international law. The monotony and uniformity in formulation of the principle contrasts with
the wide variety of the nature and effect of the proposed procedures. Peaceful settlement of
disputes is intimately supported, supplemented, and reinforced by nations in terms of friendly
relations, good neighbourliness, good will, and cooperation.
The raison d'etre of diplomacy
and diplomatic relations regards negotiations as the first and most important means of
peaceful settlement of disputes.

Negotiation is undoubtedly the oldest means of dispute settlement. In their dissenting
opinions in Mavrommatis, Judges Moore and Pessa referred to it as, respectively, the legal
and orderly administrative process by which governments, in the exercise of their
unquestionable powers, conduct their relations one with another and discuss, adjust and
settle, their differences and as debate or discussion between the representatives of rival
interests, discussion during which each puts forward his arguments and contests those of his
opponent. Like consultation within the context of the World Trade Organizations dispute
settlement system, negotiation allows the parties to a dispute to exchange information, assess
their respective cases, and attempt to reach a mutually agreed upon understanding.
Negotiation serves to focus disagreements and make disputes more concrete, with a view to
settlement. Negotiation ...is a diplomatic procedure whereby representatives of states
engage in discussing matters...between them...to clarify and reconcile their divergent
positions and resolve the dispute.

Boleslaw A. Boczek, International Law: A Dictionary 379 (Scarecrow Press, Dictionaries of International Law,
No. 2, 2005)
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Arbitration is the most common judicial means of settlement of international disputes.
According to the International Law Commission, international arbitration is a procedure for
the settlement of disputes between States by a binding award on the basis of law and as the
result of an undertaking voluntarily accepted. Some of the characteristics of Arbitration are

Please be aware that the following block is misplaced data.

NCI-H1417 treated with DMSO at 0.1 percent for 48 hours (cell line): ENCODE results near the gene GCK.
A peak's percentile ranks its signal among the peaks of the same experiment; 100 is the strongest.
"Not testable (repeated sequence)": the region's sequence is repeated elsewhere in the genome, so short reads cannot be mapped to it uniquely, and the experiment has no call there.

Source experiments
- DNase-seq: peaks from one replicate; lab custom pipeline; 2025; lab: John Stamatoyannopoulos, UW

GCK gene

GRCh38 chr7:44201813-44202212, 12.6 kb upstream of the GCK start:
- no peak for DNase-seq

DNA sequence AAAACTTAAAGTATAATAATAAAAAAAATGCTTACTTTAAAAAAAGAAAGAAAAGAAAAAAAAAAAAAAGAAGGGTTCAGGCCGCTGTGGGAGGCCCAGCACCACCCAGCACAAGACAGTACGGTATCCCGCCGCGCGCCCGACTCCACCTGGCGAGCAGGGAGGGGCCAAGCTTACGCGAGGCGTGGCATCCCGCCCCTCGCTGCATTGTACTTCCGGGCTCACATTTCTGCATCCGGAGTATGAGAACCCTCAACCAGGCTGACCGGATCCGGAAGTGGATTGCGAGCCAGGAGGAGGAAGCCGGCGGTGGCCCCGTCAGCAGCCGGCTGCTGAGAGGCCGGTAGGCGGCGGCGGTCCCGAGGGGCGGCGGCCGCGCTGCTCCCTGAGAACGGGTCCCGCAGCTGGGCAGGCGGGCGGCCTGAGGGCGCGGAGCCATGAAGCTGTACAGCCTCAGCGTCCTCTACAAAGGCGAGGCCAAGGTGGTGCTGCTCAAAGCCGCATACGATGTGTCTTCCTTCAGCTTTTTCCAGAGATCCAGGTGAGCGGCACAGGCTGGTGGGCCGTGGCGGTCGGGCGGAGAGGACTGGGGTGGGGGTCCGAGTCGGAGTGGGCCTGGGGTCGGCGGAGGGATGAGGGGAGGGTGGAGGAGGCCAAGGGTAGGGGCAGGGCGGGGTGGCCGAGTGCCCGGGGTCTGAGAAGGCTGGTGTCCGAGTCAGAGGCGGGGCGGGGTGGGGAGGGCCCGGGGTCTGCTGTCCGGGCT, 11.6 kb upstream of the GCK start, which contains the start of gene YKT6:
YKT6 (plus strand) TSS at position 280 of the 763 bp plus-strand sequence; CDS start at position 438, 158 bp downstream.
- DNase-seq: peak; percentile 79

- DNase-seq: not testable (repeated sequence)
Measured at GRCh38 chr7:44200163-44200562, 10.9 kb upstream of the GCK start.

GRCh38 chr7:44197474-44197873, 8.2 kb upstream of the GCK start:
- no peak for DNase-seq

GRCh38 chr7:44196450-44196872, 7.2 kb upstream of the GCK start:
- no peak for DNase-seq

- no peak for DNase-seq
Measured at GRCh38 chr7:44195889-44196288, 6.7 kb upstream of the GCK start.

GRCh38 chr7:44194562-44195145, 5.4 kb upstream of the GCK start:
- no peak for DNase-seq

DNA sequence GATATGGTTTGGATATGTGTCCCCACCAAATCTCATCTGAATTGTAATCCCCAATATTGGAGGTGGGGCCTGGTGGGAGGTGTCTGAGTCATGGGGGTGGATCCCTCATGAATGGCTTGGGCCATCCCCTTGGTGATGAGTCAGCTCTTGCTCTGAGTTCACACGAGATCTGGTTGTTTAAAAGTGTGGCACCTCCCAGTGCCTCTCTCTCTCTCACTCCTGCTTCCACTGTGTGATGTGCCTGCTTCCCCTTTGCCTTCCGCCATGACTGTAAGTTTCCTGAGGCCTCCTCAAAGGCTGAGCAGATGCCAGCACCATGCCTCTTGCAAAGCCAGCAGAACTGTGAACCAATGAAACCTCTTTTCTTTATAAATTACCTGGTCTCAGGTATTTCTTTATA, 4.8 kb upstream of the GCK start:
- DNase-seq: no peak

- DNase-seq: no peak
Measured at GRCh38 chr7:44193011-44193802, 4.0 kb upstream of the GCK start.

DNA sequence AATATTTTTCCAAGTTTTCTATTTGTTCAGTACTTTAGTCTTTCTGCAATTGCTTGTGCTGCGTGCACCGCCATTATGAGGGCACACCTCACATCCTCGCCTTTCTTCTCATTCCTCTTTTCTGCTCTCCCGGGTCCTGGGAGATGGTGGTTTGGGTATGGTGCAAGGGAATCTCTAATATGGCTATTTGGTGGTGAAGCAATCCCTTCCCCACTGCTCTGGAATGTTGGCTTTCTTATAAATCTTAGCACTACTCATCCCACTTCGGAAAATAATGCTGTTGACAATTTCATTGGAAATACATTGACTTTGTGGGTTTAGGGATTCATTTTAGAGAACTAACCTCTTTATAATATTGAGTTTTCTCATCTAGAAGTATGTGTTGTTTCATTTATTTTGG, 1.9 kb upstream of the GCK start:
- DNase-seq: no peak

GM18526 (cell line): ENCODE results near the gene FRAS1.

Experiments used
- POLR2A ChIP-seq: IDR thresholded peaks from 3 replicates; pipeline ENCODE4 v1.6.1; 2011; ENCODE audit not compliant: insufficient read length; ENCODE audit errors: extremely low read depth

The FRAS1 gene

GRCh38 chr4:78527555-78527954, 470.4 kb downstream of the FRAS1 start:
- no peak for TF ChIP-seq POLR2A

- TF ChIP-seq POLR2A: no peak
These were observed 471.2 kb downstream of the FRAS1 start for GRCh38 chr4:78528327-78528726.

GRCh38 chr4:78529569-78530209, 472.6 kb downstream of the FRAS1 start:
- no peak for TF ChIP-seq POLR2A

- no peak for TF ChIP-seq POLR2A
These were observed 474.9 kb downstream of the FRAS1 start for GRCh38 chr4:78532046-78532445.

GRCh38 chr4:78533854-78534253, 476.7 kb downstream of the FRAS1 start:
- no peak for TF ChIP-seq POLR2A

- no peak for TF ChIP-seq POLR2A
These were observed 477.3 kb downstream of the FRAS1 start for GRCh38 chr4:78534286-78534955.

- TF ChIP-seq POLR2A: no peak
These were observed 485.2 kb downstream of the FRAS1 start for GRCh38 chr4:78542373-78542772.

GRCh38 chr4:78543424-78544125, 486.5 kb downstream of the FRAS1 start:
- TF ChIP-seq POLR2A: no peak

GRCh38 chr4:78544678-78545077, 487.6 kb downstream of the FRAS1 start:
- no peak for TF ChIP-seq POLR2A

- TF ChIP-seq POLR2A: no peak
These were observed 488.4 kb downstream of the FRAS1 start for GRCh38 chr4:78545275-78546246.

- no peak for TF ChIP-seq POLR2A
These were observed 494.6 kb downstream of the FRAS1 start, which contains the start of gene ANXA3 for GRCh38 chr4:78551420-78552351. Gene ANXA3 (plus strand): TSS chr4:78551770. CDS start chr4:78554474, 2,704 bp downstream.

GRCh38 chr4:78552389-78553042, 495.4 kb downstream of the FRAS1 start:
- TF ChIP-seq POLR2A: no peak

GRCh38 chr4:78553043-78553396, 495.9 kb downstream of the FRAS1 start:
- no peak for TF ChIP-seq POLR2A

as follows
it is voluntary;
it is binding on the parties;
the parties can agree on what law is to be applied (however, often International Law is
used as most international arbitration is concerned with issues of International Law,
but it does not have to be);
The arbitrator(s), which can be a single person, a number of persons, or a
Commission/Tribunal, is/are chosen by the parties.
The permanent machinery for the establishment of an international arbitration court was
founded under the Hague Conventions for the Pacific Settlement of International Disputes
1899 & 1907, but this machinery has only been used 28 times, and only four times since
The terms of arbitration are agreed on in advance either through an ad hoc agreement or a
treaty. The parties agree to the jurisdiction of the arbitrators, the method of selecting the
arbitrators, a definition of the dispute, the procedure to be followed, and sometimes the
applicable law.
Recent examples of international arbitration are:
the Beagle Channel Arbitration between Chile & Argentina;
the Anglo-French Continental Shelf case;
the Rainbow Warrior case between France and New Zealand (the then UN Secretary-
General was the arbitrator);
the Taba dispute between Israel & Egypt;
Iran-US Claims Tribunal;
the very important Island of Palmas case (Topic 8) - note that this is one area (issues
regarding sovereignty over Territory) where international arbitration has made some
very important contributions to International Law;
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the agreement between Libya and the international community to establish a Scottish
court in the Netherlands to try the two Libyan suspects;
International commercial arbitration between a state and an international corporation,
using various arbitration treaties and international arbitration institutions (see the
Redfern & Hunter extract)


The next type of procedure is mediation, which is the first of a series of modes of third-party
settlement. Good offices is a similar mechanism. There is no standard definition of mediation
but it is nonetheless normally distinguished from conciliation. In principle, mediation
involves the direct conduct of negotiations on the basis of proposals made by the mediator.
Modern practice contains an important example of an effective mediation.
These procedures involve the participation of a neutral third party, whether an individual, a
group of persons, or a state or international organisation through their representatives or
senior officials. The third partys role, which is dependent on the consent of the disputants, is
to encourage states to reach an agreed compromise or settlement of their dispute. Terms of
settlement may be proposed by the mediator, or a third partys role may be limited to
bringing the contending parties together to negotiate directly (this is known as good offices).